We can’t resist some well-done, honey roasted parsnips on Christmas day! All you need is some fresh thyme, a little bit of honey, olive oil and some parsnips.  Scrub and slice your parsnips to start, then parboil in salted water for 10 minutes. Drain well. Pick the thyme leaves and toss your parsnips together in a bowl with thyme, a pinch of sea salt, black pepper and honey. Add a couple of spoonful’s of olive oil (or butter) here too. Arrange these in a roasting tray in one layer and roast for 40 minutes or until nice and golden.

Honey roast parsnips and carrots

5. Sweet potato and Red pepper soup

A good idea for a warm winter dish, other than a potential starter option for our vegetarian Christmas guest.

Start off by melting butter in a lidded saucepan, add onion and garlic whilst shaking the pan from time to time until softened (but not brown). Next stir in some coriander and cook for 5 minutes. Next pour some vegetable stock over, bring to boil and simmer for 20 minutes.  While this is left, cut your sweet potato into thin slices, and heat about 1 cm of vegetable oil in a frying pan to fry the slices until they are brown and crisp. Leave these to dry on a tea towel.  Remove the soup from the heat and leave to cool briefly.  Blend all together with coconut milk and 1½ cups of jarred roasted red bell peppers. Reheat on the hob until ready to serve. Add some crispy sweet potato pieces on top to serve.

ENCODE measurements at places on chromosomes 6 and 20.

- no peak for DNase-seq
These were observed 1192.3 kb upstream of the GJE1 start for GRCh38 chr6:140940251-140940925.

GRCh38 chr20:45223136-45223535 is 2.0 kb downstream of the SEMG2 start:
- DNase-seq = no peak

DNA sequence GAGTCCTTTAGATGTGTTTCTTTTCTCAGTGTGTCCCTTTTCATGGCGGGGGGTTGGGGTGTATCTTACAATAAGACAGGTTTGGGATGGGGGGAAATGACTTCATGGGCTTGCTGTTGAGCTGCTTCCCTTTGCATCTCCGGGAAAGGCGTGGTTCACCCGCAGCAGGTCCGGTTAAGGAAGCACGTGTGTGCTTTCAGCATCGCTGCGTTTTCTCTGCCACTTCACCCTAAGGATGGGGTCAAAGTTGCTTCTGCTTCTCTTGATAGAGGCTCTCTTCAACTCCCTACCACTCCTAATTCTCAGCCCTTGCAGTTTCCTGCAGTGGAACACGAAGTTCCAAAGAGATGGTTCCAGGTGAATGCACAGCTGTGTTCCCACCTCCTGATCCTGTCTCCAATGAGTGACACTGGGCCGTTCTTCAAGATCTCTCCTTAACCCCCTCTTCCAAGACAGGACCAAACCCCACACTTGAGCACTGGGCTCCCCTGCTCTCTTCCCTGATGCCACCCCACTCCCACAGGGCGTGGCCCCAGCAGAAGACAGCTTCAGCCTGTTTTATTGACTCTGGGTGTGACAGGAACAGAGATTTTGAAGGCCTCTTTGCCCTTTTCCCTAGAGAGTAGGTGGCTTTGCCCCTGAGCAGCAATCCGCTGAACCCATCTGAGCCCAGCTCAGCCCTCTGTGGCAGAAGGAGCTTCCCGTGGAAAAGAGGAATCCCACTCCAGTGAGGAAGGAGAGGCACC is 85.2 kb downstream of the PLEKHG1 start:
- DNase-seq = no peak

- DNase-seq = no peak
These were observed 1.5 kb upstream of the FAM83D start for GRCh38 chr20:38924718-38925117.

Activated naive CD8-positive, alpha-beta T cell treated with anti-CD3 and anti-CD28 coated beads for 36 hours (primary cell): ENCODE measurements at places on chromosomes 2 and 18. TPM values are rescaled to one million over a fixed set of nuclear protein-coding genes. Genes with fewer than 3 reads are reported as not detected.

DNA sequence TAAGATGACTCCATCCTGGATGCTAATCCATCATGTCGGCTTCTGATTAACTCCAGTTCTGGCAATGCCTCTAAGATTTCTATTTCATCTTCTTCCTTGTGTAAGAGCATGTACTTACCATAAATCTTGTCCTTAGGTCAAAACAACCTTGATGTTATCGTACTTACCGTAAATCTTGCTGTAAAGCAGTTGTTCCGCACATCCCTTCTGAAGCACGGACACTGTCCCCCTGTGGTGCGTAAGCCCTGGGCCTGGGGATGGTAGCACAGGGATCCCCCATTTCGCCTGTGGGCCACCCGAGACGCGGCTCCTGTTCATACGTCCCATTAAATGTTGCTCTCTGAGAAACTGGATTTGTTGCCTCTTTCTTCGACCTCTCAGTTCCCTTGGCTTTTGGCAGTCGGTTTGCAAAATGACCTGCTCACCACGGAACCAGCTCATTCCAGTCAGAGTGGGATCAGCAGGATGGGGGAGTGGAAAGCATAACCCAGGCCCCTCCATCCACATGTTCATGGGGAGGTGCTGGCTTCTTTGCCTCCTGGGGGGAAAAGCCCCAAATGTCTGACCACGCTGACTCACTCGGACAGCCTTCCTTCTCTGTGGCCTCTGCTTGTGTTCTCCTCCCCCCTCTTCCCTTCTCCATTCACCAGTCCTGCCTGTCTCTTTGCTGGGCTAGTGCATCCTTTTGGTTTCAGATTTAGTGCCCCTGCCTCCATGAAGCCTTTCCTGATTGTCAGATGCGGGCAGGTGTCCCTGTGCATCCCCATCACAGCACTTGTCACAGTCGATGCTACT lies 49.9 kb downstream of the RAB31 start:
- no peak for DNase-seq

Sweet potato and red pepper soup

6. Vol-au-vents – Mushroom and herb

Preheat the oven to 190 ºC. Line up your baking tray with some parchments.  Then roll out your pastry on a floured surface until it is about half a cm thick. Using a small cutter (or wine glass) around 6cm across, cut out around 12 rounds. Place your circles on the baking tray and prick the centre with a fork several times. Beat an egg and egg wash your pastry circles. Bake on the top shelf of the oven for 12 minutes until puffed and golden. Next cut up some parsley, chop up some mushrooms and garlic and, cook with oil together in a pan. Turn the heat off and squeeze in some lemon juice and crème fraiche. Season this well and fold through the parsley. Add some water if it is too dry.

Use a knife to carefully hollow out your pastries, fill with creamy mushrooms and serve. 

Vol au vents with mushrooms
Source: Instagram

7. Roast squash with blue cheese and pickled walnuts

Heat your oven to 200 ºC. Oil and heat a baking tray/casserole dish and place in oven to heat up.

Deseed your butternut squash and chop into 1.5cm pieces. When the oil is hot, place the squash in to season and roast for around an hour (remember to turn) until it is slightly charred. Next, crumble over some stilton, then leave to the oven for 5 minutes to melt your cheese. Sprinkle some parsley and chopped walnuts and salt. Squeeze lemon juice over to serve.